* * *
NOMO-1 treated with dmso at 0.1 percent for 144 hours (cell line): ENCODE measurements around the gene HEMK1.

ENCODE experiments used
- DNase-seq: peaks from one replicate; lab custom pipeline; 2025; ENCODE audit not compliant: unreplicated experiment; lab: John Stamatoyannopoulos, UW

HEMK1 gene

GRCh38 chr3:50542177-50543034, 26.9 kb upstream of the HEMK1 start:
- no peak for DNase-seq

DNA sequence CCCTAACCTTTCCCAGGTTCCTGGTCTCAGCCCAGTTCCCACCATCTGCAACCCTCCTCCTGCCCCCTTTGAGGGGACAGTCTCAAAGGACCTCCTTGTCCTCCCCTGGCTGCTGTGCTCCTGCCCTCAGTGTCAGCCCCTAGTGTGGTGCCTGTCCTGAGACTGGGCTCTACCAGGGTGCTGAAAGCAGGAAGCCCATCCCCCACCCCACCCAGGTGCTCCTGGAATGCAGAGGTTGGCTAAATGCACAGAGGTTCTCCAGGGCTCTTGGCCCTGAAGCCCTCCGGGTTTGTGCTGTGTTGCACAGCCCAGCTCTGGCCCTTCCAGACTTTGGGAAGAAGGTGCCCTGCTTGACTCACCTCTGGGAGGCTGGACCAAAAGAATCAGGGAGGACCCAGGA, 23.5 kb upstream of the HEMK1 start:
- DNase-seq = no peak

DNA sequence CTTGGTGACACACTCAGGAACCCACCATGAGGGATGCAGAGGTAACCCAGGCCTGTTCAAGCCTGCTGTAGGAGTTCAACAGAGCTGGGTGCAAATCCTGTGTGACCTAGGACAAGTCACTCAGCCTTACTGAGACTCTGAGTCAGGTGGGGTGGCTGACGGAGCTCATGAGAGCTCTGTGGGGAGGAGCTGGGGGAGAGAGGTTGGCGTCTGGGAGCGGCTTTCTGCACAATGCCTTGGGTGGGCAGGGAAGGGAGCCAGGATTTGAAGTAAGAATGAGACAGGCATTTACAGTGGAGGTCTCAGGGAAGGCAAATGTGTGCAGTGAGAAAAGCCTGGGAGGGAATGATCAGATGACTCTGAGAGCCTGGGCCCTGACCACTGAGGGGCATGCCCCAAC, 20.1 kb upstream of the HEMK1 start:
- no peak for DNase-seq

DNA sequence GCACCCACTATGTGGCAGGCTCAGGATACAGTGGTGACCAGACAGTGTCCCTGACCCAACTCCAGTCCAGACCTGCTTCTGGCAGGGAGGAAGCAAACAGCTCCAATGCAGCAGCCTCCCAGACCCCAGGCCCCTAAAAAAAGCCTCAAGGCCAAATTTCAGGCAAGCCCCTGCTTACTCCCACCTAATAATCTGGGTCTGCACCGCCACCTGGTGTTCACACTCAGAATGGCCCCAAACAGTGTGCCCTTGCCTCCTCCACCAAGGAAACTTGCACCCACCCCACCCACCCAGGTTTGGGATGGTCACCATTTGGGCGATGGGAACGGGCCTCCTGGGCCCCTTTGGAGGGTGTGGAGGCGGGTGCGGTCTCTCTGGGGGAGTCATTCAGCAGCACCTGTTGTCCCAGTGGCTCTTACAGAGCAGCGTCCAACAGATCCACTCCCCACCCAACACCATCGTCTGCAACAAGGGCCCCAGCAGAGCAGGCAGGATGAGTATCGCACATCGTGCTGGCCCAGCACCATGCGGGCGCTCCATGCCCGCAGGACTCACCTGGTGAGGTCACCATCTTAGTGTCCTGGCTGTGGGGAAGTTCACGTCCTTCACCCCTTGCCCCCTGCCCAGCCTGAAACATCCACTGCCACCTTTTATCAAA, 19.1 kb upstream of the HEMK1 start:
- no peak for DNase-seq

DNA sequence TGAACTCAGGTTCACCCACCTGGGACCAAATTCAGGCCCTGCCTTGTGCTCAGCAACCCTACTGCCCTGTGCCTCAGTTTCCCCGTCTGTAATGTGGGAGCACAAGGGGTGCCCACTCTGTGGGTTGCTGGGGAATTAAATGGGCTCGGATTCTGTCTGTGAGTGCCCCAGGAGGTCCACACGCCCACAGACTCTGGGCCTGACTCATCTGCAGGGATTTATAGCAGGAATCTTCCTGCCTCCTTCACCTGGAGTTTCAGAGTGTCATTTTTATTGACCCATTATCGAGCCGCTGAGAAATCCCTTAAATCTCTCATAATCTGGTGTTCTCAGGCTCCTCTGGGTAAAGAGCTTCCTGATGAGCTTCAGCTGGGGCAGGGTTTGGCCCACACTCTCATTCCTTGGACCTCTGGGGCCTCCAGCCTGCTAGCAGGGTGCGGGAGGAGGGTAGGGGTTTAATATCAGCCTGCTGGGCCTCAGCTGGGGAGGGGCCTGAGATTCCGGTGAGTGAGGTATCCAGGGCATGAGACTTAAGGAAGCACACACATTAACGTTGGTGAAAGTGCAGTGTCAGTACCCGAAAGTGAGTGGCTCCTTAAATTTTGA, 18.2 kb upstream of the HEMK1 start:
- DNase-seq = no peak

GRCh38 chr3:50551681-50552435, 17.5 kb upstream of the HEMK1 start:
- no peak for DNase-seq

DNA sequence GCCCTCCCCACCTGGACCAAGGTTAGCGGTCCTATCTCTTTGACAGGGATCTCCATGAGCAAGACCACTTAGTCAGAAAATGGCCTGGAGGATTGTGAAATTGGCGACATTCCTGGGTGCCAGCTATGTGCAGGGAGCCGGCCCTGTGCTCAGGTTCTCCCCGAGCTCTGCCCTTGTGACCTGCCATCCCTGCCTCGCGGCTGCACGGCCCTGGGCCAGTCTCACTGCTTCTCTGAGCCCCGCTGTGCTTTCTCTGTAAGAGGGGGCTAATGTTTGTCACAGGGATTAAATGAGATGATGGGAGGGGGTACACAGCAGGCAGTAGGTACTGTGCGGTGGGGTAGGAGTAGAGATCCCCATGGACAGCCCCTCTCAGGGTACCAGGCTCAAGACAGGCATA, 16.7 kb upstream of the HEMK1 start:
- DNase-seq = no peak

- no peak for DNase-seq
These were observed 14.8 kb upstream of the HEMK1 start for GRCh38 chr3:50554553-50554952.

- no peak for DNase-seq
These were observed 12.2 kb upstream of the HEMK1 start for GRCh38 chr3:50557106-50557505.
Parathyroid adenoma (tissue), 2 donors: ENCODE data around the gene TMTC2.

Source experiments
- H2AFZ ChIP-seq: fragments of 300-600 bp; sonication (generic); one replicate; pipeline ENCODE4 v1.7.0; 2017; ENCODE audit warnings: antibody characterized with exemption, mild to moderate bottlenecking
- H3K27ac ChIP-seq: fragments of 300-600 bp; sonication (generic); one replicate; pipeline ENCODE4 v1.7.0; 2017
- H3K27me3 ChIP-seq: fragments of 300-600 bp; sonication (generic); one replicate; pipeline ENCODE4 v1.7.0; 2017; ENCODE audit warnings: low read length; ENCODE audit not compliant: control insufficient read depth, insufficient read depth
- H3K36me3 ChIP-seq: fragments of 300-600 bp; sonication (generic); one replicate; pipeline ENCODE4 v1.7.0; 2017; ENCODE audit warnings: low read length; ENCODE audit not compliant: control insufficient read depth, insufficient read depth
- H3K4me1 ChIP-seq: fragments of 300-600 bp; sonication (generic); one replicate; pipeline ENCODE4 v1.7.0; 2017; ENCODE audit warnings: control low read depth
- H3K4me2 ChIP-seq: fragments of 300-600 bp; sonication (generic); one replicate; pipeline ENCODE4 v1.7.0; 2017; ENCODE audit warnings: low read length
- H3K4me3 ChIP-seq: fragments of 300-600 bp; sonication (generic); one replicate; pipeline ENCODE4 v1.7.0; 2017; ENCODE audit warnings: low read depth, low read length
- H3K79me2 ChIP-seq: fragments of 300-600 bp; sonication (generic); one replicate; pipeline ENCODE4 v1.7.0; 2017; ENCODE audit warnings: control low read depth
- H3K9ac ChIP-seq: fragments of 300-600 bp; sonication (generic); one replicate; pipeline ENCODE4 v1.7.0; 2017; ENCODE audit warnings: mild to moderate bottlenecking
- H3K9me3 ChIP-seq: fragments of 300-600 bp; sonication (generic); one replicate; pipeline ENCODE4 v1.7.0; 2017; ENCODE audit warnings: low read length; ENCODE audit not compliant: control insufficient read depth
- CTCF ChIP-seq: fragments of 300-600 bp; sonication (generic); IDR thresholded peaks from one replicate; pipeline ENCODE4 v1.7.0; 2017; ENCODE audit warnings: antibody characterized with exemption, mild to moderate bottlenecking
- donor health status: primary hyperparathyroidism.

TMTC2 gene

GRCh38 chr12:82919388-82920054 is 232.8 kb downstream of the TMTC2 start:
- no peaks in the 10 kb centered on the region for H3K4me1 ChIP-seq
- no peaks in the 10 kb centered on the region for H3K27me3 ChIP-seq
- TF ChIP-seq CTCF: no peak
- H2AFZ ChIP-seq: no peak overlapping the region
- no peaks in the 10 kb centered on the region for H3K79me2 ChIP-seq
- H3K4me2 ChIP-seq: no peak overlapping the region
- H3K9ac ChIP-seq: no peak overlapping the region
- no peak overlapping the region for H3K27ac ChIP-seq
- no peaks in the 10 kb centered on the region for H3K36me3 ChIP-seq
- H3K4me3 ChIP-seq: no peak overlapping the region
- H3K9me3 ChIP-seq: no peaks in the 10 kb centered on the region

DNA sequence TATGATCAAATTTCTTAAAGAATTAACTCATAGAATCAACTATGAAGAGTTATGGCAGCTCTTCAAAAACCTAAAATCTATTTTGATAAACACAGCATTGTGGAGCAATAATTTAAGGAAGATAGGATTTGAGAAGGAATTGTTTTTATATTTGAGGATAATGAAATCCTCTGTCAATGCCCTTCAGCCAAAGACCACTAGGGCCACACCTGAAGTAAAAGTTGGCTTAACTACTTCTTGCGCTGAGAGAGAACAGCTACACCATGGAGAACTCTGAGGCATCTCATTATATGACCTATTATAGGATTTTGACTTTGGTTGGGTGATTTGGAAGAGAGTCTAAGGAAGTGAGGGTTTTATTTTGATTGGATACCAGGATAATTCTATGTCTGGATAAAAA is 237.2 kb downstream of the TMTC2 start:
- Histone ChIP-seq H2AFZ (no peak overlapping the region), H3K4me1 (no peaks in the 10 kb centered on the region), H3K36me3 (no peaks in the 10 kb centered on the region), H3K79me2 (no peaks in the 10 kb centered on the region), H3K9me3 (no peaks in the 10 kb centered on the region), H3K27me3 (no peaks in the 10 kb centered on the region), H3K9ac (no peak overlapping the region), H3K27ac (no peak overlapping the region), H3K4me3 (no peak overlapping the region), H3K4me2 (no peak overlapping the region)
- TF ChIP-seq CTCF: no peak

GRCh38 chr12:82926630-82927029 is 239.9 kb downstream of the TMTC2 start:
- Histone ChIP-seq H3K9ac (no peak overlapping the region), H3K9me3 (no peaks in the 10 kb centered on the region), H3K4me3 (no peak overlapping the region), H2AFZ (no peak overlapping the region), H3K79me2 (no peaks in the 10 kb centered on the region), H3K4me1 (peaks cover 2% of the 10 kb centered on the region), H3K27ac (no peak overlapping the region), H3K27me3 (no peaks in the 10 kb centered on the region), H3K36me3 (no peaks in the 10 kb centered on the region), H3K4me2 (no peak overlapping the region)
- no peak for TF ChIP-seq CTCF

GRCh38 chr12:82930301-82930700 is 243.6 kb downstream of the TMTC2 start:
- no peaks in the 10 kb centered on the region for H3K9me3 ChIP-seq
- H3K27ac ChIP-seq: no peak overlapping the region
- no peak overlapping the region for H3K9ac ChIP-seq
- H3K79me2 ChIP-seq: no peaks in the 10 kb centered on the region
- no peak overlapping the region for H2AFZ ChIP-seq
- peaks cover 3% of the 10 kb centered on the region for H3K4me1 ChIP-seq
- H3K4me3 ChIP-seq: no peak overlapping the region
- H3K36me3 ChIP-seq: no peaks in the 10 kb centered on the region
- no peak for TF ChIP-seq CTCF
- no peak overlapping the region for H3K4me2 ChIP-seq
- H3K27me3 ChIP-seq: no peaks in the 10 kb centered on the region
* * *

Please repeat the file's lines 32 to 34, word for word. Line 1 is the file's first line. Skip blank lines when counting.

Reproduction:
- H3K79me2 ChIP-seq: fragments of 300-600 bp; sonication (generic); one replicate; pipeline ENCODE4 v1.7.0; 2017; ENCODE audit warnings: control low read depth
- H3K9ac ChIP-seq: fragments of 300-600 bp; sonication (generic); one replicate; pipeline ENCODE4 v1.7.0; 2017; ENCODE audit warnings: mild to moderate bottlenecking
- H3K9me3 ChIP-seq: fragments of 300-600 bp; sonication (generic); one replicate; pipeline ENCODE4 v1.7.0; 2017; ENCODE audit warnings: low read length; ENCODE audit not compliant: control insufficient read depth